Arthur Scargill ordered to pay rent as he loses fight to have union pay for London flat for life

Former NUM president: 'To any independent observer this is another judgment with the anti-Scargill feeling to it'

The legal battle has raged for years, but finally the former National Union of Mineworkers leader Arthur Scargill, will have to start paying his own London rent.

At the High Court, Mr Justice Underhill said the NUM was no longer obliged to meet the £34,000 annual bill for the £1.5m three-bedroom flat in the Barbican. Mr Scargill has occupied the apartment, rented from the Corporation of London, since June 1982. He retired in 2002.

At the heart of the matter were the precise details agreed at a meeting of the union’s national executive committee in 1982.

It was customary for retired union leaders to have a house effectively bought for them near the union’s London office, to be used not only while in office, but after retirement as well.

But Mr Scargill also had a mortgage paid for him by the NUM on a house in Yorkshire and it was also known  at the time of his election that the union was likely to be moving its headquarters outside London, which it duly did.

When Mr Scargill first occupied the flat the NUM numbered several hundred thousand members. Now it has less than 2,000, all of whom are paying around £20 a year for their former leader’s housing.

The rent and associated expenses were paid by the union until 2011, except for a period between 1985 and 1991 when Mr Scargill met them.

The NUM’s counsel, Nicholas Davidson QC, had argued the case was not about whether anyone thought any particular obligation ought to exist, but whether it did exist, based on documents dating back 30 years and the identification of what terms were agreed between duly authorised representatives of the NUM and Mr Scargill. The former leader’s counsel, Timothy Pitt-Payne QC, argued that his client was entitled to the retirement benefits under the terms of his successive contracts of employment with the NUM.

The union also successfully disputed Mr Scargill’s fuel allowance at his Barnsley cottage and payment for the preparation of his annual tax return, but not the cost of the security system at the cottage.

The judge said Mr Scargill’s predecessors had enjoyed the “very generous benefit” of having houses in or near London bought for them by the union, adding that they were also allowed to occupy the properties after retiring at a very low rent, or to buy them at a “very reduced price”.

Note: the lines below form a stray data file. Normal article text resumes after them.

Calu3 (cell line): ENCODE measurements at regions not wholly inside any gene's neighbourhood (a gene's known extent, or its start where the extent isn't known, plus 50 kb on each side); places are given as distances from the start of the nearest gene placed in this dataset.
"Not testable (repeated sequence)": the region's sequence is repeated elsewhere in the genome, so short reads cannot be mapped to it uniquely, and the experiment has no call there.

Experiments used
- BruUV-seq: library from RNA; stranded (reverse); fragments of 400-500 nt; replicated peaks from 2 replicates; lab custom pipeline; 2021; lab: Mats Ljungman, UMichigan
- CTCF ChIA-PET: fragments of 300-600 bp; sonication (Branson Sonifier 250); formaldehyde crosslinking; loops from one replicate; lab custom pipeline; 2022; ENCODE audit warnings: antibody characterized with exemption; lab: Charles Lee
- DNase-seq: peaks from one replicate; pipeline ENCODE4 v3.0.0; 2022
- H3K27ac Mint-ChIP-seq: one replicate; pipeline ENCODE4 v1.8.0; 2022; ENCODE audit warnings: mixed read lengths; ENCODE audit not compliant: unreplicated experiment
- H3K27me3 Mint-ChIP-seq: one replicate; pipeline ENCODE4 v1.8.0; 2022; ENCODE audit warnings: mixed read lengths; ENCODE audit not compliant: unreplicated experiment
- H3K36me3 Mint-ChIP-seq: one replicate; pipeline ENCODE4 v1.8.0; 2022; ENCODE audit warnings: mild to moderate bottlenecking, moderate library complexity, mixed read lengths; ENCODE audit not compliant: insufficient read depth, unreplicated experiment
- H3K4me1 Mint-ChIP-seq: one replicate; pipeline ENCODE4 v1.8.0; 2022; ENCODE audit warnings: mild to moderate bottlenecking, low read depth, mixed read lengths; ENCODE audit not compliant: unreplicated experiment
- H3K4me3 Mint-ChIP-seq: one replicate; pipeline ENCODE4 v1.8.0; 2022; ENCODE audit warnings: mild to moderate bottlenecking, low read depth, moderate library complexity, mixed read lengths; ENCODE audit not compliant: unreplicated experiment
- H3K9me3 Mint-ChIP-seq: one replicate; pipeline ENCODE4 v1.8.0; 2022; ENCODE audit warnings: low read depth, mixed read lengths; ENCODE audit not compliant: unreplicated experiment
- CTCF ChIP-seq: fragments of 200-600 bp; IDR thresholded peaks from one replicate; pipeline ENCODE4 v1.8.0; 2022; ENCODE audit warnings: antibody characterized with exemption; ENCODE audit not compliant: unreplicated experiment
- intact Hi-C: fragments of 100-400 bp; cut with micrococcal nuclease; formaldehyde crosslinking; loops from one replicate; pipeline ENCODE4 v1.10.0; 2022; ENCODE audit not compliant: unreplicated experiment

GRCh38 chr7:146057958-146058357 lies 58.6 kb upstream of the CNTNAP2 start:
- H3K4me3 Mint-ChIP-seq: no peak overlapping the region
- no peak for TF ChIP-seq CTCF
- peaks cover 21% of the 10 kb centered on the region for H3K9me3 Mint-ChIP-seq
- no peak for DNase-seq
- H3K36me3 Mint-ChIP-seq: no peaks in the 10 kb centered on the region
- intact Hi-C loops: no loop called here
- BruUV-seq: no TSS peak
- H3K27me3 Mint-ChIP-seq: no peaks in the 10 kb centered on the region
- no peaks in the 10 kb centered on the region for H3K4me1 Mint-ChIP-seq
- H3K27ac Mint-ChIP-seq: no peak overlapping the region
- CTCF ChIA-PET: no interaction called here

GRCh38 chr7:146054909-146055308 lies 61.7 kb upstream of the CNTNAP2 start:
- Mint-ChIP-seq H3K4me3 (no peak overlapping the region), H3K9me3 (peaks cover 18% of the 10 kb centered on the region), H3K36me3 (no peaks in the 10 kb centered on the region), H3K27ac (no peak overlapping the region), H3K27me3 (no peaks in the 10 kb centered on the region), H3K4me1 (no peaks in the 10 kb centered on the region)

But Mr Scargill had not taken up the benefit when it appeared in his first contract in 1982, although the union’s national executive committee had agreed to pay the rent and other expenses on his Barbican flat, which was near the NUM’s London HQ.

The judge rejected Scargill’s claims that the union’s payment of the rent on the flat was intended to replace the benefit his predecessors had enjoyed, and was, therefore, a lifetime benefit.

The judge said the claim was not reflected in the original minutes of the NEC, was not backed up by the contract Scargill signed and pointed out that the union had continued to subsidise the mortgage on his Yorkshire home.

After the ruling, the NUM general secretary, Chris Kitchen, said it was “regrettable” that it had had to bring the case. Previously he has said that the NUM merely wished to establish whether it was liable to continue making the payments, and if it was, it would do so.

The NUM was also concerned that it may be expected to continue paying rent for any widow he might leave. Mr Scargill’s long-term companion is his former press officer, Nell Myers, now in her sixties.

Speaking outside court, Mr Scargill, now aged 74, told reporters he would have to talk to his lawyers before deciding whether to launch an appeal.

“There can be no doubt that 30 years ago I was given an entitlement to a property by the union and that entitlement continued during my retirement, as it had done for all my predecessors,” he said.

That practice had been applied to his predecessor Joe Gormley – later Lord Gormley – and it was determined in 1982 that he was to enjoy the same allowances and facilities.

He added: “To any independent observer this is another judgment with the anti-Scargill feeling about it.”

Suggested Topics
PROMOTED VIDEO
Have you tried new the Independent Digital Edition apps?
News
ebookA unique anthology of reporting and analysis of a crucial period of history
Arts and Entertainment
Standing the test of time: Michael J Fox and Christopher Lloyd in 'Back to the Future'
filmReview: A week late, Secret Cinema arrives as interactive screening goes Back to the Future
Travel
travel
Arts and Entertainment
Sydney and Melbourne are locked in a row over giant milk crates
artCultural relations between Sydney and Melbourne soured by row over milk crate art instillation
Arts and Entertainment
Adèle Exarchopoulos and Léa Seydoux play teeneage lovers in the French erotic drama 'Blue Is The Warmest Colour' - The survey found four times as many women admitting to same-sex experiences than 20 years ago